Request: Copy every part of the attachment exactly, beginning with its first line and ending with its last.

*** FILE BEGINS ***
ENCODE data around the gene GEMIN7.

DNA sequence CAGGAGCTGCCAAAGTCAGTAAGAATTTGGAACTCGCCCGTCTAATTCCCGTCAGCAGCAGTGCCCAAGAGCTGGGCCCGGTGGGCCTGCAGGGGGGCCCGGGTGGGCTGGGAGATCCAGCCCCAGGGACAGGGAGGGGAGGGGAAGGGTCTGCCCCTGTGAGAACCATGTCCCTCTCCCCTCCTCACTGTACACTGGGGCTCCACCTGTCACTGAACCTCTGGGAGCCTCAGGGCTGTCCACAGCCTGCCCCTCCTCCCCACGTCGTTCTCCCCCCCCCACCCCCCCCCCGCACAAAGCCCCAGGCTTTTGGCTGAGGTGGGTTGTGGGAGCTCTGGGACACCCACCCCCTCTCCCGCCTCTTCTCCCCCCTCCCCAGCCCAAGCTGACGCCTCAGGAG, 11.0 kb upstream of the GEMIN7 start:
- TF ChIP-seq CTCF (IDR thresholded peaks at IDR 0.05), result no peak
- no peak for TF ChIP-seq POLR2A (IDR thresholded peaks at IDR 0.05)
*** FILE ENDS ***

ENCODE data around the gene GEMIN7.

DNA sequence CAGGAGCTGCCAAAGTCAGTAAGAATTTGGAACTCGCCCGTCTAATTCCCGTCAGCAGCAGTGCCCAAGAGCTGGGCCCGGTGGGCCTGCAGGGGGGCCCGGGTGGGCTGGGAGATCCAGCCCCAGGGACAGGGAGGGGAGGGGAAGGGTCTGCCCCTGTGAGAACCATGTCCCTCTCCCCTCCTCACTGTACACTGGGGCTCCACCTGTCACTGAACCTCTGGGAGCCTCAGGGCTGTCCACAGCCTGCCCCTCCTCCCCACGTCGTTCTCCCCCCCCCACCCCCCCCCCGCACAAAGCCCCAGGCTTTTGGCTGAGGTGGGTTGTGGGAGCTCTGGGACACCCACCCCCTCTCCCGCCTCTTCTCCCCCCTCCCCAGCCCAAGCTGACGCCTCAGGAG, 11.0 kb upstream of the GEMIN7 start:
- TF ChIP-seq CTCF (IDR thresholded peaks at IDR 0.05), result no peak
- no peak for TF ChIP-seq POLR2A (IDR thresholded peaks at IDR 0.05)